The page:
The dark days of winter are upon us, folks, and as you know, wintertime has been shown to make many of us SAD. Luckily, experts in a variety of disciplines have been working feverishly to come up with strategies to stave off the blues and enhance happiness. Below, you’ll find a sampling of some of theories currently in vogue.
*Not long ago, a multidisciplinary team of experts in the UK compiled a list of 10 behaviors they claim have been statistically proven to promote happiness:
1) Plant something and nurture it
2) Count your Blessings – at least five – at the end of everyday
3) Take time to talk – have an hour-long conversation with a loved one each week
4) Phone a friend you have not spoken to for a while and arrange a meet up
5) Give yourself a treat every day and take the time to really enjoy it
6) Have a good laugh at least once a day
7) Get physical – exercise for half and hour three times a week
8) Smile at and/or say hello to a stranger at least one each day
9) Cut your TV viewing by half
10) Spread some kindness – do a good turn for someone every day
Some of these seem like practical suggestions. I can’t think of anything snarky to say about talking to a loved one, treating myself to something special, exercising, or even cutting my TV intake. That said, several of the prescriptions sound specious at best. Oprah has been urging people to “count their blessings” for years with negligible results. And how exactly does one go about “spreading kindness” exactly? This strikes me as something that might get you in trouble in New York–as does “smiling and saying hello to a stranger.” Call me paranoid.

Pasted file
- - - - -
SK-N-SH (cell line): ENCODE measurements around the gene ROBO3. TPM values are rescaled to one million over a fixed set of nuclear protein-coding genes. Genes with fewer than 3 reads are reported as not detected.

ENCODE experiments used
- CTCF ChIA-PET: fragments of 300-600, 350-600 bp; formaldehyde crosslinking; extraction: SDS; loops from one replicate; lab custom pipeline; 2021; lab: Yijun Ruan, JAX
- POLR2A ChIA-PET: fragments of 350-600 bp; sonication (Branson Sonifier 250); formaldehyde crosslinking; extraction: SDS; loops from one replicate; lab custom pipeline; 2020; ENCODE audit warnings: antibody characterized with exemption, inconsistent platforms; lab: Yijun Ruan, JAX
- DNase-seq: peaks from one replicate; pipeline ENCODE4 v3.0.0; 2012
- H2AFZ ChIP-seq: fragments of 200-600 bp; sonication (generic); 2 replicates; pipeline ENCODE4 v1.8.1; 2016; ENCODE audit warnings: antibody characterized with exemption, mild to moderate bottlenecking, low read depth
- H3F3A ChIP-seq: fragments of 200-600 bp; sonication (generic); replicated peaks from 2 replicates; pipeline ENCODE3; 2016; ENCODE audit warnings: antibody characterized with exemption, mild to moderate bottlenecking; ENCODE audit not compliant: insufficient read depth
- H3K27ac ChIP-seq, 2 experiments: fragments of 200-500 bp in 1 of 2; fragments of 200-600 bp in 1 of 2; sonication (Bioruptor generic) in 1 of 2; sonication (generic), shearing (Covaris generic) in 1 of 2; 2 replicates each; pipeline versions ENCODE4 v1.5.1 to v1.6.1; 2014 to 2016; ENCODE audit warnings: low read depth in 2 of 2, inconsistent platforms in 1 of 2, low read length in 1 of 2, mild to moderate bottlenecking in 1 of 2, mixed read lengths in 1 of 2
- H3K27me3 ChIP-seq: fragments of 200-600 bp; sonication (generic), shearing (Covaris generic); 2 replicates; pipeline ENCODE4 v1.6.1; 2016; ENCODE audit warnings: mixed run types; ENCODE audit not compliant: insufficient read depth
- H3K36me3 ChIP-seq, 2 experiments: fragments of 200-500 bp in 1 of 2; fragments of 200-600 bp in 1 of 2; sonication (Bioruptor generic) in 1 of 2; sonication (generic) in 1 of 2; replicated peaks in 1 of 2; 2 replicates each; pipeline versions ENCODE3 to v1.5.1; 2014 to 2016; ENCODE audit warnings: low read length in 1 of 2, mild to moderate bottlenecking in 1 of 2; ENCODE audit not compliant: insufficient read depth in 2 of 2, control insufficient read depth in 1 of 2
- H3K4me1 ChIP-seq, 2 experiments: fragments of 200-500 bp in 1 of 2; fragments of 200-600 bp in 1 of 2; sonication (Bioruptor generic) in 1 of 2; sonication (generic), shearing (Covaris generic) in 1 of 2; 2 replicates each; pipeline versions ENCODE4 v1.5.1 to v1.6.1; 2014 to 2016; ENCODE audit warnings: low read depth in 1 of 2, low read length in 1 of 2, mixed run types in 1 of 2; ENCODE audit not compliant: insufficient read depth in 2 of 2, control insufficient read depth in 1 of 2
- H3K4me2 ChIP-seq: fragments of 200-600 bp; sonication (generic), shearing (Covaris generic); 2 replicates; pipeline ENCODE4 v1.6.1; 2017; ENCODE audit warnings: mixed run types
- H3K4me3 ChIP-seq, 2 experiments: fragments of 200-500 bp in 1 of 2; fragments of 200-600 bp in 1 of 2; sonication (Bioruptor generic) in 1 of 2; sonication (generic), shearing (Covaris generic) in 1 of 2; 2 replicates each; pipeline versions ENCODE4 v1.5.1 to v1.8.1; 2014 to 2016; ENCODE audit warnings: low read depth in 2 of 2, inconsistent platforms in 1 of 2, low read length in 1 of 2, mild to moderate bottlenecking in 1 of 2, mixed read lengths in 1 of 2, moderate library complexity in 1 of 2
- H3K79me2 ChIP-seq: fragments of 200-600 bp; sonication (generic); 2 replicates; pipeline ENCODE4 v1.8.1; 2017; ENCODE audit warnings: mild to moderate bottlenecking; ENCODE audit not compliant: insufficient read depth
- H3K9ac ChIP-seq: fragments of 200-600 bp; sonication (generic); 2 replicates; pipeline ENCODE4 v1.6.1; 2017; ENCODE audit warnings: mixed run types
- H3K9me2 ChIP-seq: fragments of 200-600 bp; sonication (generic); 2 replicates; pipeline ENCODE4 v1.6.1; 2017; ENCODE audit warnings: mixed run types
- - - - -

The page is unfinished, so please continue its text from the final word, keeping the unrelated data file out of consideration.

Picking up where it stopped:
As for the plant thing, the happiness doctors have made a faulty assumption. Not all of us have green thumbs. I have tried to “nurture” many a potted plant only to have it breathe its last gasp in my arms. This left me decidedly sadder than when I began, thus prompting me to renounce plant growing altogether. Does this destine me for a life of melancholy? Not so far.
I’m not wowed by this prescription. Are you? Fine then. Let’s move on.
*Perhaps a more methodical approach will suit us better. A British life coach claims to have come up with the “happiness formula:” P + (5xE) + (3xH)= Happiness.
According to the BBC, Pete Cohen stumbled on this magic equation after interviewing 1000 people. Not a huge control group, but hey, he’s a life coach. He knows what he’s talking about, right?
Here’s how it works: ‘P’ represents “Personal Characteristics,” which include “outlook on life, adaptability, and resilience;” ‘E’ represents “Existence,” the quality of which is apparently determined by your health, friendships, and financial solvency; ‘H’ stands for “Higher Order Needs,” like self esteem, ambition and humor.
If all of this is bringing back unpleasant memories of your high school algebra class, don’t dismay. Determining your happiness quotient is easier than it appears at first glance. All you need to do is rate yourself on the following questions, using a score of 1-10 (with 10 being “to a large extent,” and 1 being “not at all”):
1) Are you outgoing, energetic, flexible and open to change?